Kauai’s Koolau School opened in 1889 as a one-room schoolhouse situated next to, and on the Kilauea side of the old graveyard on Koolau Road.
The schoolhouse eventually expanded to four rooms, a teachers’ cottage was built on the Kilauea side of the schoolhouse, and a white, clapboard Hawaiian Protestant church with steeple once graced the graveyard.
Most of the school’s students resided in Moloaa Camp, which once stood mauka of the former Moloaa dairy buildings site off Kuhio Highway.
Their parents were employees of Hawaiian Canneries, a pineapple company that operated a cannery in Kapaa where Pono Kai Resort now stands.
Among Koolau School’s many teachers was Miss Ella Thronas, who in 1911, had the distinction of being locked out.
After Miss Thronas submitted her resignation to Kauai school agent W. E. H. Deverill at the close of the 1911 school term in order to become the bride of C. S. Christian, Deverill was initially unsuccessful in finding a successor to replace her and the school remained closed when the new term began.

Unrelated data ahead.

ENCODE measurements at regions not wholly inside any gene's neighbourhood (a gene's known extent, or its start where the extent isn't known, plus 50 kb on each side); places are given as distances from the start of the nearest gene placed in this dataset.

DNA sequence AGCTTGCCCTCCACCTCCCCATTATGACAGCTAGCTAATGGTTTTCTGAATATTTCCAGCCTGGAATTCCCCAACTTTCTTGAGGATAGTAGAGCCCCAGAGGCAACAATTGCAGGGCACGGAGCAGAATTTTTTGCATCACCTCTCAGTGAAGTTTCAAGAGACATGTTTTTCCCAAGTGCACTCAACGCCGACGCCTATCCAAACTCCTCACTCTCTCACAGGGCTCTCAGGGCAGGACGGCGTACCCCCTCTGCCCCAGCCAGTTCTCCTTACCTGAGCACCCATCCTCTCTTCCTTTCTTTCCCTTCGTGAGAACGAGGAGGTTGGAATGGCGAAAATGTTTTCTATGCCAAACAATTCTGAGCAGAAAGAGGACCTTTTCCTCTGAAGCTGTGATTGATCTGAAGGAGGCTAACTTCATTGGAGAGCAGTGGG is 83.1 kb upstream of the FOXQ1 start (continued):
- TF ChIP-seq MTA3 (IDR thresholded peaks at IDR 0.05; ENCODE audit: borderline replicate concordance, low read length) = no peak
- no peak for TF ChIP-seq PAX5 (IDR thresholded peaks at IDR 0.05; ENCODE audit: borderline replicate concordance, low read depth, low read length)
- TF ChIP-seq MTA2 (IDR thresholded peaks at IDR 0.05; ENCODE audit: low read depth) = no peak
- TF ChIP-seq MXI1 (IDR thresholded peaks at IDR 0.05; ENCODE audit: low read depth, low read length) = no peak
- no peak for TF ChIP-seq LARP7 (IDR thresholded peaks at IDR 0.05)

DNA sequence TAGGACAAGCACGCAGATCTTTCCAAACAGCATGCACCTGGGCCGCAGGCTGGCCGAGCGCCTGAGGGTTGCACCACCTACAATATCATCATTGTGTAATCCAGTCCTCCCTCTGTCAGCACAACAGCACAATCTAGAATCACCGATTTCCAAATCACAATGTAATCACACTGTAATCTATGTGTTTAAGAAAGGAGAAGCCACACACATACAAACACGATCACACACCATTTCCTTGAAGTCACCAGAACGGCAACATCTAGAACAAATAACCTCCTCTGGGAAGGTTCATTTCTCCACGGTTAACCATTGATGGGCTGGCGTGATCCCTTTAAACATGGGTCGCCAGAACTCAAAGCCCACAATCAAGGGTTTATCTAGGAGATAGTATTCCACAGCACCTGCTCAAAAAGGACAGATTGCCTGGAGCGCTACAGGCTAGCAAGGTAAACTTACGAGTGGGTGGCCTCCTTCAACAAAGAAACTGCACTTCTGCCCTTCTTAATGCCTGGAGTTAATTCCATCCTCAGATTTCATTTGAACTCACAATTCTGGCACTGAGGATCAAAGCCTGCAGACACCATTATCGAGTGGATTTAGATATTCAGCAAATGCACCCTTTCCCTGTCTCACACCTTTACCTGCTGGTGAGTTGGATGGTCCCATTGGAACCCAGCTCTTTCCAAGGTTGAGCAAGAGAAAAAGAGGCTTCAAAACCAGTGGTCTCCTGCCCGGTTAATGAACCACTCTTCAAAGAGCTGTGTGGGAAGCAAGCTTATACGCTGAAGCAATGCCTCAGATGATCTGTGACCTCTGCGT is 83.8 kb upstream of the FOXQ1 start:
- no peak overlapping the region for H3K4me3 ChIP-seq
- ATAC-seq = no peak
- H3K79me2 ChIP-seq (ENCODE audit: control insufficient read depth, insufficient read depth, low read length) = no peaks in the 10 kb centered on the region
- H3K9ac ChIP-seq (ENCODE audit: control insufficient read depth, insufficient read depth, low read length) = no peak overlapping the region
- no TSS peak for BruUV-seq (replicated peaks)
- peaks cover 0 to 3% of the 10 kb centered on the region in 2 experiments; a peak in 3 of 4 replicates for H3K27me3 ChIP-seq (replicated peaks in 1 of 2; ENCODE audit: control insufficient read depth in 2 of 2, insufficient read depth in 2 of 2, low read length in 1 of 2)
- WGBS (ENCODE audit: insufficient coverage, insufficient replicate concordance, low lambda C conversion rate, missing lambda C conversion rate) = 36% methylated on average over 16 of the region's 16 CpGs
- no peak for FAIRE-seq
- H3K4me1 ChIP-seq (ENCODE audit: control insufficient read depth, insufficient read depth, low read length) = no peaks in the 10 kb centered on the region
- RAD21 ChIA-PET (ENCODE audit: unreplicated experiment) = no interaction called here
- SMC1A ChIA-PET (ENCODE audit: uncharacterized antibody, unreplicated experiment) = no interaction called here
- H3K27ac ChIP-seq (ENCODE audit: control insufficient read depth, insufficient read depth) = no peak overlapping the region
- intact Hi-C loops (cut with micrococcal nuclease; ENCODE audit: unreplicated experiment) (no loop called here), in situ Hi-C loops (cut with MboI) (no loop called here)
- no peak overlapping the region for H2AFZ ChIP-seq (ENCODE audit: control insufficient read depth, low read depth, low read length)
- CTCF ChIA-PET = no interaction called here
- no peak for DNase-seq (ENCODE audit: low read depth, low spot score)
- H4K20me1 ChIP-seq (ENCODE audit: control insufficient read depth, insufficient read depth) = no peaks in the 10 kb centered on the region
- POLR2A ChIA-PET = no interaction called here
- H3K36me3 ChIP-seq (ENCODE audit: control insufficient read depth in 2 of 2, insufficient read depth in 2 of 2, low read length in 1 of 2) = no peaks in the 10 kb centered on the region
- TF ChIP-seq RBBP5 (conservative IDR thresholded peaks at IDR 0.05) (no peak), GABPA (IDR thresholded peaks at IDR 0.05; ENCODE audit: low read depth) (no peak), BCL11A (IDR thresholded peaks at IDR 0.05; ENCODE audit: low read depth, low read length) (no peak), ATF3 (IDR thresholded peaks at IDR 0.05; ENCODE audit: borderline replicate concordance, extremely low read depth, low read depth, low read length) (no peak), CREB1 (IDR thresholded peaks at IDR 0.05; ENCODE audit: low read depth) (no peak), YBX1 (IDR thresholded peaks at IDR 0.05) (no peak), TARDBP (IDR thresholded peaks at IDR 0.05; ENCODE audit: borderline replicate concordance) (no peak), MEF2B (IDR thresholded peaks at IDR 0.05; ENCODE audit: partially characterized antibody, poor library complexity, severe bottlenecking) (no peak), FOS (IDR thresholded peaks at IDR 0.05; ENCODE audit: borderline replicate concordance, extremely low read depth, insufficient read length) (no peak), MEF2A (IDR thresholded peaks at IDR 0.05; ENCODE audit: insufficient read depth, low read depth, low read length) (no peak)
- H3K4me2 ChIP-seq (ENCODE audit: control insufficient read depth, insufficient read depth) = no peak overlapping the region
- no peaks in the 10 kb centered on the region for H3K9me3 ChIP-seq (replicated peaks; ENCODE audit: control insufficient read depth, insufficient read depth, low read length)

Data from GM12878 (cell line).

Then Mrs. Christian sent a letter to superintendent Atkinson in Honolulu explaining that she was willing to temporarily resume teaching at Koolau School to fill the vacancy, which Atkinson approved.
However, Atkinson did not notify Deverill, so that when Mrs. Christian went to the schoolhouse one morning prepared to teach, she found the place locked, and Deverill, who in the meantime had finally succeeded in obtaining a teacher to replace Mrs. Christian, refused her the keys.
Happily, the dilemma was resolved when Atkinson appraised Deverill of the situation, and Mrs. Christian was able to gain access.
By 1911, 60 students instructed by one teacher attended Koolau School, but attendance gradually decreased.
Forty-nine years later, in 1960, Kapaa resident Caroline Okasako’s graduating class was comprised of only three students.
Koolau School closed in June 1960 and nothing now remains of the schoolhouse, church and cottage.